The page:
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How Volunteers Rebuilt WW2 Computers 51

nk497 writes "A single photograph, scraps of circuit diagrams drawn from memory and a pile of disused components – it isn't much to go on, but from such meager beginnings, engineers rebuilt one of the precursors to the modern computer. The Tunny decryption machine – on display at The Museum of National Computing at Bletchley Park, Buckinghamshire in the UK – was a feat of engineering both during World War II when it was created, and over the past five years when it was rebuilt by retired BT engineers."
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How Volunteers Rebuilt WW2 Computers

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  • That could be complete B.S. of course, but it looks better to me.

  • Sebastian Anthony at Extremtech has written a very nice, seven page article named "6 computer labs that gave birth to the digital world []". Bletchley Park is included, as expected.

  • What both the original engineers and the restorers accomplished given what hey had to work with.
  • OK, so I haven't RTFA... I read someplace this computer (was it called Colossus?) was first digital computer (processer, I/O, memory, etc) and not the USA's ENIAC. And that this was so ultra secret, Churchill ordered it destroyed and team members disbanded with orders to never talk about it. Thus ended the Britain's number one position in computer science and engineering. What if, this did not happen? IBM would never been regarded as the number one computer power, and we would have brought in computer peopl
    • The Tunny wasn't really a computer. It was hard coded logic for one single problem, solving the Lorentz crypto. You could not change it's function without re-engineering the hardware. All it did was to try all possible keys on a given message, and report anything that looked like a possible key. It was more a simple front end to a series of Lorentz machines, which it cranked until something interesting happened. As interesting as it was, it wasn't really what you could classify as a computer.

      The Eniac was a

    • The 'first computer' debate is complicated; there were several machines that can lay claim, depending on your definition of 'computer'. IIRC Colossus wasn't Turing-complete, see this comparison of 1940s computers. []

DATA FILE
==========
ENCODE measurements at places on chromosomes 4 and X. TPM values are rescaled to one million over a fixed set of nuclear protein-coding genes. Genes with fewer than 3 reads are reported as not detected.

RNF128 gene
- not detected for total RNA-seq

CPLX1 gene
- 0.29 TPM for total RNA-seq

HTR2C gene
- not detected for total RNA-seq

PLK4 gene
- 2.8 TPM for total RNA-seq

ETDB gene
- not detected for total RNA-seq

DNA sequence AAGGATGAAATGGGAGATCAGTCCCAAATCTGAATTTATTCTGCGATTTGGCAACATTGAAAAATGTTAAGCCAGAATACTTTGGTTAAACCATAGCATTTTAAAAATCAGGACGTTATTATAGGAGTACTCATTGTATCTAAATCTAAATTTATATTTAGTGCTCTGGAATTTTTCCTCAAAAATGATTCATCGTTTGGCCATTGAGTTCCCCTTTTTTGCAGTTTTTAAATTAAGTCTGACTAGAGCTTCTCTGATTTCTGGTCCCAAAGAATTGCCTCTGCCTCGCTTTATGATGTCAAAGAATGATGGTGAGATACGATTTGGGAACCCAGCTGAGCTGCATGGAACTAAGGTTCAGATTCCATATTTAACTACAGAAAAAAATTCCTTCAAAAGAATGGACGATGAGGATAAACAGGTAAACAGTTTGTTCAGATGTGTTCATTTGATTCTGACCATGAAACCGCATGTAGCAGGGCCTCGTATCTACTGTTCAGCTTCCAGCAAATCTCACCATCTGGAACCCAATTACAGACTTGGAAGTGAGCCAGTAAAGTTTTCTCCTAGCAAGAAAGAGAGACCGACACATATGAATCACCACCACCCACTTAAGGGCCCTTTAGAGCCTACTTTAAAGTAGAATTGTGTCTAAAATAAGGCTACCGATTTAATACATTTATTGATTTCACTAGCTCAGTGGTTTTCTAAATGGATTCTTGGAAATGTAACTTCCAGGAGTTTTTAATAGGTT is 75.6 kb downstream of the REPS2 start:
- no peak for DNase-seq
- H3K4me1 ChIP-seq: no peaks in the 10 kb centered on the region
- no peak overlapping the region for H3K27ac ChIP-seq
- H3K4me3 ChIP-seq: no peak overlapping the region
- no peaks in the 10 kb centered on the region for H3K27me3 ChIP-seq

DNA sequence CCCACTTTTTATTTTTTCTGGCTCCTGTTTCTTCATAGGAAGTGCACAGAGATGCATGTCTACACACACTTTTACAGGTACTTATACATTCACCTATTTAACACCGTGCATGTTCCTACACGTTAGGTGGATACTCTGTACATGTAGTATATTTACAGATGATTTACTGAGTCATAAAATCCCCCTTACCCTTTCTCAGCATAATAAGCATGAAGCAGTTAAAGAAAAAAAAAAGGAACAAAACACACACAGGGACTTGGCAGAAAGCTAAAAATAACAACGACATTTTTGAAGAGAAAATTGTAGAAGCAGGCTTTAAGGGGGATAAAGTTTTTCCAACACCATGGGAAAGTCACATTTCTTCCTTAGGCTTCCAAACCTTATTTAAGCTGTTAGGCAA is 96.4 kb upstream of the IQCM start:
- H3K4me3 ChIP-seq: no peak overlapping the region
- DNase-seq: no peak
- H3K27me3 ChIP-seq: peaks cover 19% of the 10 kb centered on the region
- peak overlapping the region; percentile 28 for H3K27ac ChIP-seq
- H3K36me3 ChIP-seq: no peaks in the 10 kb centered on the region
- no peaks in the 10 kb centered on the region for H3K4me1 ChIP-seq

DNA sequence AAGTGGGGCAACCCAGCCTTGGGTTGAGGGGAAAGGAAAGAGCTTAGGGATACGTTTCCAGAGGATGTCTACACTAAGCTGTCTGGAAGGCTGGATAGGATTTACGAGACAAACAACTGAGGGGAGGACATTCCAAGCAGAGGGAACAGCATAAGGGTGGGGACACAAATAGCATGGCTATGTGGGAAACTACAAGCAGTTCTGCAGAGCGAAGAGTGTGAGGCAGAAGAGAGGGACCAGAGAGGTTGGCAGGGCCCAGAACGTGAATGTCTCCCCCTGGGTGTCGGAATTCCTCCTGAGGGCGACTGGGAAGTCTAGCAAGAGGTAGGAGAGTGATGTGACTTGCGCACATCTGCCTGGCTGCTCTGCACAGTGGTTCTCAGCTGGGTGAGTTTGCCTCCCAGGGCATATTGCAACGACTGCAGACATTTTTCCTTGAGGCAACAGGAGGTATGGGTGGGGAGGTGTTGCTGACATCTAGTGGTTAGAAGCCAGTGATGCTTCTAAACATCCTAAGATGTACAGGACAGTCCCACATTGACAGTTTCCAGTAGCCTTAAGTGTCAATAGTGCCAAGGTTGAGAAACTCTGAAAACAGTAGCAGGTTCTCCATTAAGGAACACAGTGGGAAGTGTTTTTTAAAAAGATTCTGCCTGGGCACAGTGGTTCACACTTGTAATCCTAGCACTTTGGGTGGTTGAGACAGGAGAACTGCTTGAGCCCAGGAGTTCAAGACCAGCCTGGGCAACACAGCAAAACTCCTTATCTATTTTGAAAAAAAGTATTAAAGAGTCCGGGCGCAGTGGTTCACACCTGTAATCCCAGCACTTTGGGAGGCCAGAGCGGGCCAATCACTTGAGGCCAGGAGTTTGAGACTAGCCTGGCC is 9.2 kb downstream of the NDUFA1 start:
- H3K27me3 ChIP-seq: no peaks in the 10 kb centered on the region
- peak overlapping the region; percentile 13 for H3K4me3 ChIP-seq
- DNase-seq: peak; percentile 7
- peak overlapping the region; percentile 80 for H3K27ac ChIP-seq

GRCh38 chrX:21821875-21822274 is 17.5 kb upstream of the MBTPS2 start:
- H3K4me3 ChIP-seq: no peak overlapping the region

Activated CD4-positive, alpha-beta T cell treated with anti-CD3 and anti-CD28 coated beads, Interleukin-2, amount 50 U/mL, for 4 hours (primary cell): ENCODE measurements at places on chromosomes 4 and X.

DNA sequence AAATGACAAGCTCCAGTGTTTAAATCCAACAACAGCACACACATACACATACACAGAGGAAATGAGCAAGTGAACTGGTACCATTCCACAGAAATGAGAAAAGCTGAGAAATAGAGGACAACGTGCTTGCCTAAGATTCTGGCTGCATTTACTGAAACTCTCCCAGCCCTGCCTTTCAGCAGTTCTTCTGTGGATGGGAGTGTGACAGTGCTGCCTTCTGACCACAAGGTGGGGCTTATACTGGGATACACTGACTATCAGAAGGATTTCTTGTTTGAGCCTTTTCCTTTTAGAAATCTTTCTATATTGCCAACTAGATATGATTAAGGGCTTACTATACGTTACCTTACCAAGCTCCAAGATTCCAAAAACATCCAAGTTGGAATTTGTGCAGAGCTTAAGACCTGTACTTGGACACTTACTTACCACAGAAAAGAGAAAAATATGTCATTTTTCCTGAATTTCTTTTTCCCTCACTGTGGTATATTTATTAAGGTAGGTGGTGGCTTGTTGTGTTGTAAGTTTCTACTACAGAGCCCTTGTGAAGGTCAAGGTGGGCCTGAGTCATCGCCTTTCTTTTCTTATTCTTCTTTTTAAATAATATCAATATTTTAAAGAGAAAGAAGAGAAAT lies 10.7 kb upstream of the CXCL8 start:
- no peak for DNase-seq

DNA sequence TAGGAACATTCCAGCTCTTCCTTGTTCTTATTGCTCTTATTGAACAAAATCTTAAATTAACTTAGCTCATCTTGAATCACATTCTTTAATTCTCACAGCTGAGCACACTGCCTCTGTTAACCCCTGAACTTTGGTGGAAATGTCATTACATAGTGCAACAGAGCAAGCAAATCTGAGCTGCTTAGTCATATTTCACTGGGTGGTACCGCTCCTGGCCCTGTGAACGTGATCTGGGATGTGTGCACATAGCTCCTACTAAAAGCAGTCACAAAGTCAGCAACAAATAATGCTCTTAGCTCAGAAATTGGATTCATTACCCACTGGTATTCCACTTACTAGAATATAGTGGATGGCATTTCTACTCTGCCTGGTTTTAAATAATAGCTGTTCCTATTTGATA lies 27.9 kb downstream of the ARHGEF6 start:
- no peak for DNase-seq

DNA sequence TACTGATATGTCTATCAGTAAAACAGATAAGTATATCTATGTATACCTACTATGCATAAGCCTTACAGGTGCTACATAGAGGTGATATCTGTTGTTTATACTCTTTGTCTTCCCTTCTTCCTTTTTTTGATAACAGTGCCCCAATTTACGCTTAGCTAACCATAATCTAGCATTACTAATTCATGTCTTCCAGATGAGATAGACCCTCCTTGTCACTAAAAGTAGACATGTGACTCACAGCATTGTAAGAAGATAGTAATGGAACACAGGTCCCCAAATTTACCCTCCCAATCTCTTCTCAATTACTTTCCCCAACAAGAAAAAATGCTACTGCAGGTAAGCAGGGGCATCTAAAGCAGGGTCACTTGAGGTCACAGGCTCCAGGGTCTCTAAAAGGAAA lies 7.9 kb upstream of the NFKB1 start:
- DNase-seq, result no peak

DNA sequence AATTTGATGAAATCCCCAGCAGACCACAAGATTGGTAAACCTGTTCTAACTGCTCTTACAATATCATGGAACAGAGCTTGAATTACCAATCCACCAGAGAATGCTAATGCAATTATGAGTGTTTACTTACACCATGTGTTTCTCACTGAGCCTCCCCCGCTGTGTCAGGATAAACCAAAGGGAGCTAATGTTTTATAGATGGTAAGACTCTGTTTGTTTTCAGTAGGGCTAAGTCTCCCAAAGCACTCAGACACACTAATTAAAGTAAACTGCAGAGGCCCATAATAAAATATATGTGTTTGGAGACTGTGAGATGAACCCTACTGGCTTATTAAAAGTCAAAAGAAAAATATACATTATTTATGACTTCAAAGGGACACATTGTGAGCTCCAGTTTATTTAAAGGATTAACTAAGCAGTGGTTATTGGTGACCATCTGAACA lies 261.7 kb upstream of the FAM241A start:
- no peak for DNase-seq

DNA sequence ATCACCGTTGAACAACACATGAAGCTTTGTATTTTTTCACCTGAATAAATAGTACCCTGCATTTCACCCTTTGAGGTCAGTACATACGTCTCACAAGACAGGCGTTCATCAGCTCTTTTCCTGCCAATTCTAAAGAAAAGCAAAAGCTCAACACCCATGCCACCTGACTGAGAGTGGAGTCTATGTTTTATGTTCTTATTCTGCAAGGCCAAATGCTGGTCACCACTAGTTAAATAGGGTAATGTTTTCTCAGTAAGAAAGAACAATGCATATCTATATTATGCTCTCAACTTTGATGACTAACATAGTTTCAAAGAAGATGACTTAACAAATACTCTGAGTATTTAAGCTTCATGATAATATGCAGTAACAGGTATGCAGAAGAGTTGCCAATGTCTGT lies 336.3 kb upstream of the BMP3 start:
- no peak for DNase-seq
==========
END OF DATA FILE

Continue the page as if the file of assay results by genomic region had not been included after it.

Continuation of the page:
The US was well on its way developing ENIAC by 1945, I don't see Colossus being published in 1945 making much of a difference.
      The first commercially available was British (Ferranti Mk 1), IBM built its lead later on.

  • by JonySuede ( 1908576 ) on Friday August 19, 2011 @03:15PM (#37146758) Journal

    The nerd won the second world war and they surly win the third.
    But will there be enough nerds left for our side to win ? If we continue to dumb down the curriculum in all levels of education, probably not.

    • But if we run after them, grab them around the waist, squeeze hard, and say "I feel your pain", they should all die of embarrassment.

      Maybe if we run them through a TSA screening, that would do them in, too.

    • The nerd won the second world war

      The nerds also lost the war, there were nerds on both sides. Nerds were responsible for mass genocide, nerds were responsible for unmanned drones and ballistic missiles landing in civilian neighborhoods, nerds/hackers created manned missiles and manned torpedoes, etc.

      But will there be enough nerds left for our side to win

      The losing side may have had the smarter nerds. The bad nerds invented the unmanned drone, ballistic missile, jet aircraft, assault rifle, night vision scope, etc. The good nerds had the advantage of laboratories that were not under attack and

  • The article indicates one of the under-appreciated values of printed circuit boards (and, later, integrated circuits): The ability, at one process step (lithography), to connect all circuit components in a system.